A former NFL scout, ex-U.S. Marine, migrant from Mexico, culinary school graduate, and onetime college assistant director of career services are among a group of seven men who entered the interprovincial postulancy program this month to begin the first phase of their Franciscan formation.
The men, ranging in age from 21 to 33, arrived on Aug. 12 at Holy Name College in Silver Spring, Maryland, where they will spend the next year in prayer and reflection, service ministry and education, and fraternal life. They were welcomed by the interprovincial postulancy team and others from the friar fraternity of neighboring St. Camillus Church in a ceremony at the Holy Name College chapel highlighted by the traditional presentation of a handcrafted Tau cross to each postulant.
“As we welcome these men and their diverse cultures, backgrounds and talents into our fraternity, we are inspired by their eagerness to take this significant step in discernment, and by their joy and enthusiasm to experience and learn more about our Franciscan life and ministry. Blessings and prayers go with them as they begin their journey with the friars,” said Basil Valente, OFM, vocation director of the National Vocation Office of the US-6 Franciscans.
Although the 2023 class of postulants entered under four of the six legacy provinces, they will make history on the back end of the 12 months when they advance as the first group of novices under the new national province that becomes operational this October.
The postulants are Sam Allen, of Hays, Kansas (Sacred Heart); Jimmy Beh, of Washington, D.C. (Holy Name); Ryan Crain, of Arlington Heights, Illinois (Assumption); Luke Cumby, of Greenville, South Carolina (Holy Name); Christian Gonzalez, of Bronx, New York (Holy Name); Thomas Pack, of Charlotte, North Carolina (Sacred Heart), and Jesus Romero, of Chihuahua, Mexico (Our Lady of Guadalupe).
“It’s nice to have seven men in our postulancy cohort this year, since it is larger than in the past several years,” said Lawrence Hayes, OFM, Provincial Minister-elect of the new U.S. Franciscan province. “I’m grateful to all the vocation and formation directors for their good work in helping these men discern their possible call to Franciscan life. I am also reminded of that old Latin adage, ‘non multa sed multum’ – ‘what is important is not the number of men, but the quality of the men who come to discern their future with us.’”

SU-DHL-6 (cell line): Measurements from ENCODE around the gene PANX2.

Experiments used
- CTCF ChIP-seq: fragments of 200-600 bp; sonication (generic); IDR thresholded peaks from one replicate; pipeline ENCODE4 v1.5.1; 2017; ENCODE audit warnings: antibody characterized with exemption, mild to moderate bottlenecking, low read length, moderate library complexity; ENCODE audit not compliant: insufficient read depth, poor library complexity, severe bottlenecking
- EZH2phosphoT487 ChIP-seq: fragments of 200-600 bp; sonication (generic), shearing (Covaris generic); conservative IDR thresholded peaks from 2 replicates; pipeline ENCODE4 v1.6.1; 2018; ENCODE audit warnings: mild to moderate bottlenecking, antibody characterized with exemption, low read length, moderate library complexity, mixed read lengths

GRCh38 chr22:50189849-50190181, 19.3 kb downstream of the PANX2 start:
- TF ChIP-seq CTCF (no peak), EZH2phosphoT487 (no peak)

Added Lawrence, “I would encourage the postulants, first and foremost, to be themselves and, second, to open their hearts, minds and being to the multiple formational experiences that will be offered to them – life in fraternity, ministry, classes, prayer, mentoring – and to follow courageously where they sense the Spirit is moving them in their lives as the year unfolds.”
After a whirlwind of orientation activities, including a tour of the Franciscan Monastery of the Holy Land and other D.C.-area historical sites, the postulants will visit St. Francis Inn in Philadelphia and other Franciscan ministries, and attend a Mass of solemn profession in New York City. The year will be balanced with academics, immersion experiences, and fraternal life – such as theology and Franciscan spirituality classes; workshops and spiritual retreats (including a Southwest pilgrimage); communal prayer and meals, and ministry service at St. Camillus outreach programs, a local nursing home, St. Francis International School, and the immigrant population of the nearby Langley Park neighborhood.
“These men represent the diversity of who we are as a national province. We are privileged to accompany them as they take the first step from secular life to religious life. We are excited to hear their stories and help them grow in their Christian identity,” said Gino Correa, OFM, director of the interprovincial postulancy program.